For some, Assassin’s Creed Unity was an epic mess. Its clunky controls and face-removing glitches plagued the PCs and consoles of its owners at release, and after returning to it recently, I could see that some frame rate issues and subpar parkour moments still persisted. After playing Syndicate extensively at Gamescom last week, it is now safe to say that this year’s Assassin’s Creed is a fresher offering that betters Unity’s faults through improvements both great and small.
This time around, the yearly series is taking us on a trip to Victorian London, and as well as providing an interesting period of figures, invention and art, this mechanised era allows for some convenient visual alterations. While the demo area still looked fantastic, with shining cobbled streets, detailed brick buildings and rough trees galore, the surrounding areas were shrouded in a thick fog of graphics-concealing pollution. Although this could be explained away through recitations of historical accuracy and the increasing industrialisation of England during the mid-1800s, it seems as though these visual degradations had been made for technical reasons as well as Victorian authenticity. This may be wholly pessimistic in terms of Ubisoft’s game design and PR department, but it is in no way a knock against Syndicate’s presentational qualities.
As I was playing the demo, its protagonist, Evie Frye, moved spryly and without stutter over the struts and battlements of the Tower of London; her scaling abilities were in no way impeded by simple structures, and she did all of this wonderful traversal without inhabiting a hyperrealistic world. Last year, Unity’s Arno Dorian may have had a wonderfully textured set of garments, but his heavy footfalls felt like swinging a Play-Doh marionette through quick sand. The graphical sacrifices of Syndicate, no matter what their explanation, are therefore welcome additions to the series, especially if they have led to a more focused smoothness of movement.
After speaking with a member of the development team on the show floor, I discovered yet another aspect of contextual minutia that seems to be shuttering off an integral part of Assassin’s Creed in favour of a more streamlined experience. He told me that the introduction of a grappling hook was to provide Evie with an alternative way to cross sections of the environment in the interests of ease and quickness. While the wider streets and open courtyards of Victorian London may have hindered the flow of movement, I did not see how scaling the bricked facades and window sills of the labyrinthine city would cause any difference in the climbing gameplay. The necessity to ascend and descend buildings had therefore been all but removed because of this grappling hook, and although the developer’s explanation as to why was commendable, I felt that the sometimes unrefined clambering of Assassin’s Creed’s protagonists was the true reason for this inclusion. Instead of randomly leaping and clinging to structures like a wayward piece of Velcro, Evie was able to head towards her goal using a hook and rope at any time. The speed as she slid downwards was a tad slow for my taste, but at least this new tool added a fresher, and more Batman-like, way to travel across the city for those that dislike the series’ occasionally cumbersome leaps, bounds and runs.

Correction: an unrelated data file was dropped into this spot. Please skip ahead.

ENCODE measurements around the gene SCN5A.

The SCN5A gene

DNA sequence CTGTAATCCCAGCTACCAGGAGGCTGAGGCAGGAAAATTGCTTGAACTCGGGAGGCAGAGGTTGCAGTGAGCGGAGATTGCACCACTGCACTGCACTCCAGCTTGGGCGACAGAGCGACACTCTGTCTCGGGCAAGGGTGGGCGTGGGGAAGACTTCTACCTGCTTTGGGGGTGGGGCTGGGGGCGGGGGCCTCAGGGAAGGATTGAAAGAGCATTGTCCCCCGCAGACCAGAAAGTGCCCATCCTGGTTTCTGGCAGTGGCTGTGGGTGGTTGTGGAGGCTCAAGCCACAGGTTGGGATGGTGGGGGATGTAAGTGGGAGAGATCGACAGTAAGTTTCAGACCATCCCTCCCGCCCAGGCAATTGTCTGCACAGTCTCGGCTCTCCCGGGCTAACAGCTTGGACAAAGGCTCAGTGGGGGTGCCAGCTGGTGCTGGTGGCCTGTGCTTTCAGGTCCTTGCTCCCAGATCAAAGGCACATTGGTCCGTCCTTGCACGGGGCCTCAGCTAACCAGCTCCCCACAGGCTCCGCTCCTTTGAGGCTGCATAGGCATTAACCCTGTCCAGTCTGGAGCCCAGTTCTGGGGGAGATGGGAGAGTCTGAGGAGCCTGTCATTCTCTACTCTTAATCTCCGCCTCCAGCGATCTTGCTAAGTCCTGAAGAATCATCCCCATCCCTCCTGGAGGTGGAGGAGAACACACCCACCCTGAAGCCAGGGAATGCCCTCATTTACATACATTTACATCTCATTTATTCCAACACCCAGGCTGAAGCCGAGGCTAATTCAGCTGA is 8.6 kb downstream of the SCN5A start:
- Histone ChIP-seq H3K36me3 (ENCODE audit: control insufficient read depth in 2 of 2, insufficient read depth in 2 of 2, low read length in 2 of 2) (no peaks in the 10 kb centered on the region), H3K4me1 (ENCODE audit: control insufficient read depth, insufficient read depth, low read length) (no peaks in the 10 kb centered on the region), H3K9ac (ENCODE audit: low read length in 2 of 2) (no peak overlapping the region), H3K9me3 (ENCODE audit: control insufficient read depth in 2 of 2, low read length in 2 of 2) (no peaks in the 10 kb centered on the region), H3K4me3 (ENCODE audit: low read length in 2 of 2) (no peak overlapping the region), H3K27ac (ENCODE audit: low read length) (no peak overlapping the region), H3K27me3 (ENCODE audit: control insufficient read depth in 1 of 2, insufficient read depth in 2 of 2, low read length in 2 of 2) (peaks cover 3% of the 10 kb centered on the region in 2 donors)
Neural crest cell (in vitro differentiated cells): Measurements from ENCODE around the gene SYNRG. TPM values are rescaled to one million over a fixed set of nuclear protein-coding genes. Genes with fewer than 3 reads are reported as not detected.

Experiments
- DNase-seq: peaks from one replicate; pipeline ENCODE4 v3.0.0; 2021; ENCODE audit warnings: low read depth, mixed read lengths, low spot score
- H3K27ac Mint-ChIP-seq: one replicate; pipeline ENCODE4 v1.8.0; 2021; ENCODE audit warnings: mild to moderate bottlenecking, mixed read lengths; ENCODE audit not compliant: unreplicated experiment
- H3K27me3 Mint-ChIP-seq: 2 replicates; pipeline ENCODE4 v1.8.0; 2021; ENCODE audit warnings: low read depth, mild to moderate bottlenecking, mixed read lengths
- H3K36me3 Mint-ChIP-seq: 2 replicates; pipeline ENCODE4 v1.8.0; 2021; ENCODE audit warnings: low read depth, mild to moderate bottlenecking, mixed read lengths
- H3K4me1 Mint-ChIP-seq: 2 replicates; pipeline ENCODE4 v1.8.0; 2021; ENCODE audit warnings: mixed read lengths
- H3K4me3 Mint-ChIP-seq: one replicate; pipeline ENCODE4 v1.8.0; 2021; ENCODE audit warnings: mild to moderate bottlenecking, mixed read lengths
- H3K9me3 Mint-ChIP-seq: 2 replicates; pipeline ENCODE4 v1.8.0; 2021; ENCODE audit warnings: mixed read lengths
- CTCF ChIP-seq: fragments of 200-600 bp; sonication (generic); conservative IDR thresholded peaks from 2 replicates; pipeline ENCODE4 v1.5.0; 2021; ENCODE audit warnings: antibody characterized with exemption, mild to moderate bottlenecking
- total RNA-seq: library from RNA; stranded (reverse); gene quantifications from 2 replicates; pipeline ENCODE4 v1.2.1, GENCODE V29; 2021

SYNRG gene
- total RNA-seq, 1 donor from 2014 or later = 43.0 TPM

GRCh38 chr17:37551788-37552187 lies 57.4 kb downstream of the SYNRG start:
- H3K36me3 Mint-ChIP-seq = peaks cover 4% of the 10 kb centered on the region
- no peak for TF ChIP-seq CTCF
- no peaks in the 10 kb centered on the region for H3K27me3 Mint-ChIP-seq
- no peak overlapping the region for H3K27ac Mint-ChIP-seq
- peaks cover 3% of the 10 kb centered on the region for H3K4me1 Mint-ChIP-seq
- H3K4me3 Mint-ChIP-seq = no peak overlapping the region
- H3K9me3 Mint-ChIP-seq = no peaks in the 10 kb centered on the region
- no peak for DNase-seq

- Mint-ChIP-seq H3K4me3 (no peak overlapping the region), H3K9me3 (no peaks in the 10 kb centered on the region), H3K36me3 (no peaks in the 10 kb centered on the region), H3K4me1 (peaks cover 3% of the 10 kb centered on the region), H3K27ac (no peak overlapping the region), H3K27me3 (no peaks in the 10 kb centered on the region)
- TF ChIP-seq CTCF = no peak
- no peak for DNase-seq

As well as this exciting new gadget, further additions had been made in terms of the game’s combat. For starters, a fantastically useful mechanic, in which bullets could be sidestepped from near or afar after a large button prompt appeared on screen, had been added in an attempt to improve on Unity’s less-than-refined gun dodging debacles. The combat in general felt fresher, and more stylish, in almost every way. Of course, modernity may have made changes to the city streets of London, but it had also allowed for the development in the public flaunting of weapons. Swords and spears and axes were obviously not acceptable appliances to be carrying around during the mid-nineteenth century, and so Evie was required to use a small dagger and cane as her primary armaments. She used these items with speed, sending quick jabs towards members of the Queen’s Guard. The entirety of battle was much faster overall, and felt almost arcadey, like God of War or Devil May Cry, in contrast to the slow and plodding parries of the previous games. Evie could counter if she wished, but it seemed as though her preferred method of killing was to bash rapidly on the brains of her foes, enabling her to retreat back to the shadows rapidly and without complication.
In addition to the swifter combat, Syndicate’s tone was refreshingly light in comparison to the sombre tale of Unity. While I did enjoy the appropriately serious story set against the backdrop of a horrendously violent period, the French Revolution, it was less fun than the sauntering pirate adventure of Black Flag. Syndicate capitalised on the Victorian period of ambivalent optimism through a number of whimsical flairs in its orchestral score. Playful violins were flamboyantly plucked as Evie evaded the pursuit of enemies, and when she hit a member of the Queen’s Guard in the face with a surprise punch, his bearskin launched comically into the air. These traits of eccentricity captured the unsurprising essence of Dickens, indicating that his oddly outlandish works were an influential factor in the composition of Syndicate’s lively and invigorating spirit.
Assassin’s Creed Syndicate’s newly improved gameplay may have been explicated through some uncertain contextual reasoning, but despite this, its changes in visuals, traversal and combat have led to a wonderfully realised Victorian experience. It was smoother, faster, less visibly pleasing perhaps, but it was so far superior to Unity is almost every facet of play. Syndicate’s whimsy, speed and historical detail provoked this humble previewer to become very much amused.